Trapped in a violent, controlling relationship with a wealthy and brilliant scientist, Cecilia Kass (Moss) escapes in the dead of night and disappears into hiding, aided by her sister (Harriet Dyer, NBC’s The InBetween), their childhood friend (Aldis Hodge, Straight Outta Compton) and his teenage daughter (Storm Reid, HBO’s Euphoria). But when Cecilia’s abusive ex (Oliver Jackson-Cohen, Netflix’s The Haunting of Hill House) commits suicide and leaves her a generous portion of his vast fortune, Cecilia suspects his death was a hoax. As a series of eerie coincidences turns lethal, threatening the lives of those she loves, Cecilia’s sanity begins to unravel as she desperately tries to prove that she is being hunted by someone nobody can see.
The Invisible Man Video Review:
The Invisible Man Trailer:
The level of suspense this film delivers will be the highest selling point above anything else. Director/writer Leigh Whannell devoted a good amount of time to provide a visual experience that really plays with your mind. For example, the cinematography delivers a number of wide angle shots that force your attention away from the character on screen and start to wonder whether something else may be going on in the background…or not? As a result, the build up of tension and anticipation immerses you into the same level of anxiety and paranoia as the characters on screen.
The plot of The Invisible Man was well crafted and original. I appreciated how there didn’t seem to be too much filler stuff going on. Even though some characters may seem a bit underdeveloped, they serve their primary purpose for the story. The villain isn’t that deep as a character, and that’s okay because you get to know all that you need to about him. The film wastes no time in jumping right into the thick of things at the very beginning to just get the ball rolling. Plus, the way this story is structured, it has a nice amount of twists and turns to surprise you at random moments.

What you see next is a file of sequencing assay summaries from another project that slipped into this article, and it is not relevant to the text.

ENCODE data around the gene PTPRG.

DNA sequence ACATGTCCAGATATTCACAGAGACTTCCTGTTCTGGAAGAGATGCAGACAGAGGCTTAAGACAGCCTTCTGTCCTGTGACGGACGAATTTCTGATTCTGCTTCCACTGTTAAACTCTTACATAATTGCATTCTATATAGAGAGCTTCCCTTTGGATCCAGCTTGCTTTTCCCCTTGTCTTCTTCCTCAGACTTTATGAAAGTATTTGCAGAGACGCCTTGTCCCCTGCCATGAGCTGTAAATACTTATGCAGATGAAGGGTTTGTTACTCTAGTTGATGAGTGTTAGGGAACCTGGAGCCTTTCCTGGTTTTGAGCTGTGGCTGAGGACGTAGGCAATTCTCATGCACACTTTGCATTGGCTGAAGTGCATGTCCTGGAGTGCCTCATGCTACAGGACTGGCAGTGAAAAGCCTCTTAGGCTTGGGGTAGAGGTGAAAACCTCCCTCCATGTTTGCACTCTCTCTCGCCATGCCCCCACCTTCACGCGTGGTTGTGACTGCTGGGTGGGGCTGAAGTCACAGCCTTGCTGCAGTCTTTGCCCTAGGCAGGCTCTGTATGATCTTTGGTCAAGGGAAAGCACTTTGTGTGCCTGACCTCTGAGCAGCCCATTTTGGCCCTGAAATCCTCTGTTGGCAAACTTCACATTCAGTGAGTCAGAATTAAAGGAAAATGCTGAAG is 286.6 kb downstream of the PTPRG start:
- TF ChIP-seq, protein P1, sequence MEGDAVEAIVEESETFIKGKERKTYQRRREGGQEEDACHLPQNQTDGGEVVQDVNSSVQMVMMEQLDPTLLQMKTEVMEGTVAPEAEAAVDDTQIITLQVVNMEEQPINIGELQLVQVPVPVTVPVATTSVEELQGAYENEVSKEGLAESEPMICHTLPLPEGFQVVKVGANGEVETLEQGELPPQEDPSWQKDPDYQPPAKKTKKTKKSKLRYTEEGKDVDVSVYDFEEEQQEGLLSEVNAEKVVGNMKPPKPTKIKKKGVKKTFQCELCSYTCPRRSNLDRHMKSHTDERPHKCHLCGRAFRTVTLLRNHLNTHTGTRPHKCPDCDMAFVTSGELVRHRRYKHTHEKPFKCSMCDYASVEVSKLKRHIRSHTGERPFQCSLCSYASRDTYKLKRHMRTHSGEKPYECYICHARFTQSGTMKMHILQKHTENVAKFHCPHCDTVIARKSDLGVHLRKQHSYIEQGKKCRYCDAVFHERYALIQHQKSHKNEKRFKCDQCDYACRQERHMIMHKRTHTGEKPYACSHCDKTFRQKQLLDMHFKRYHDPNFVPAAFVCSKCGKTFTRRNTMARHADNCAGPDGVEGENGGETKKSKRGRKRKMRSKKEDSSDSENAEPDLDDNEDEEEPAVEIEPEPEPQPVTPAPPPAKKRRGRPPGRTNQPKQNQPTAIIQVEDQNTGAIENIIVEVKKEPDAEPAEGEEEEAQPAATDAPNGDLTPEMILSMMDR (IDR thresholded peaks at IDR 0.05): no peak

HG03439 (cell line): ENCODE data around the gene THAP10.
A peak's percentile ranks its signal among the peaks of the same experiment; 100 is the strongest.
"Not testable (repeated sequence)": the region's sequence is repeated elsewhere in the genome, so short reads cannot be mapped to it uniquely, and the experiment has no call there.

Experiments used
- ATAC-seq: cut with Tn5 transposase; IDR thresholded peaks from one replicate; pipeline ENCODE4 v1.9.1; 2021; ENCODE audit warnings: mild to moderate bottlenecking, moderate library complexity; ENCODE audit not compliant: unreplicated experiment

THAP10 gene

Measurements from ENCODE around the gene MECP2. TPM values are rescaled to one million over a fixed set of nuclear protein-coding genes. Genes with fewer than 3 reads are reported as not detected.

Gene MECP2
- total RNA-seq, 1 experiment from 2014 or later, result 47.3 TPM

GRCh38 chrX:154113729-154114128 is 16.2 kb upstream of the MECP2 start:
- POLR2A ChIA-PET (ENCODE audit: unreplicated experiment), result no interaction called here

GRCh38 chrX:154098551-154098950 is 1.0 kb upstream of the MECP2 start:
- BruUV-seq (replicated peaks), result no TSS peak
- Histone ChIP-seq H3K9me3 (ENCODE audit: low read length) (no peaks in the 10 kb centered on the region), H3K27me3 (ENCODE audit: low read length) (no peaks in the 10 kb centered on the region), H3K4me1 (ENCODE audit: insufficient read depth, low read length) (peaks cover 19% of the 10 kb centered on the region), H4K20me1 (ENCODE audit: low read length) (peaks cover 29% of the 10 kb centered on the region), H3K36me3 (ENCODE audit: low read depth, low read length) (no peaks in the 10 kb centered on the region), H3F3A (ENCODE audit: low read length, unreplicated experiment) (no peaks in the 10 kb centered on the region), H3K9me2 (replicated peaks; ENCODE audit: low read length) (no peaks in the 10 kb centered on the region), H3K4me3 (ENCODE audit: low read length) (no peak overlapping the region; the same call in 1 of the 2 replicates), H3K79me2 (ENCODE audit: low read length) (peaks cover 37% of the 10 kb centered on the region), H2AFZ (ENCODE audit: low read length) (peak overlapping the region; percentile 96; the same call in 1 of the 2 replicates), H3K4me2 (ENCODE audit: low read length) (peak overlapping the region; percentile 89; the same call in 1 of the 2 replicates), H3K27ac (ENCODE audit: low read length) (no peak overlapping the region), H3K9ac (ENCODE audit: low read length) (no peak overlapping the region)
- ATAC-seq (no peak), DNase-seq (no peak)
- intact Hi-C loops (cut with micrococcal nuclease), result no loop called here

Without a doubt, Elisabeth Moss gives a fantastic performance to carry this entire film. She really nailed her role of an abused victim traumatized by domestic violence. I’m in no place to say whether her portrayal was an accurate depiction of an abuse victim, but I will say that she certainly had me convinced that she may have been one of those worst case scenarios. The delivery in her acting was communicated effectively in a physical manner from her facial expressions and over all quivering body language. It’s hard not to empathize with her character and her actions.
A frequent frustration within horror or thriller films is when the characters do certain things that don’t seem terribly smart or believable. While it wasn’t something egregious, I just thought that there were moments in the film where the characters’ actions or decisions were either inconsistent or just plain dumb. For example, you’ll have a character be smart enough to fight back or even outsmart their attacker, and then in that same situation they’ll do something like run away allowing their attacker to continue being a threat. Beyond that, you’ll have one or two other instances where characters will be beyond stupid in terms of disregarding tons of facts only to believe what they want. I’ll chalk these things up as minor nitpicks because thankfully, they don’t ruin the movie. End of the day, most people will probably look past these details because you’re really going to see this movie for the thrills anyway.
The Invisible Man is a fresh, modern take on a classic horror film that is sure to keep you on the edge of your seat. You’ll probably enjoy how this film feels more like an experience given the collective paranoia that is offered. For those who may be concerned of this movie being too gory or scary, I would say that it’s got your typical level of minor jump scares and mild violence. Unless you have a fear of invisible people, you probably won’t be having any nightmares after watching this. All in all, The Invisible Man is well worth the watch in theaters.
Director: Leigh Whannell
Writers: Leigh Whannell
Stars: Elisabeth Moss, Oliver Jackson-Cohen, Harriet Dyer, Aldis Hodge
- Acting - 8/108/10
- Cinematography - 8/108/10
- Plot/Screenplay - 8/108/10
- Setting/Theme - 8/108/10
- Buyability - 8/108/10
- Recyclability - 8/108/10
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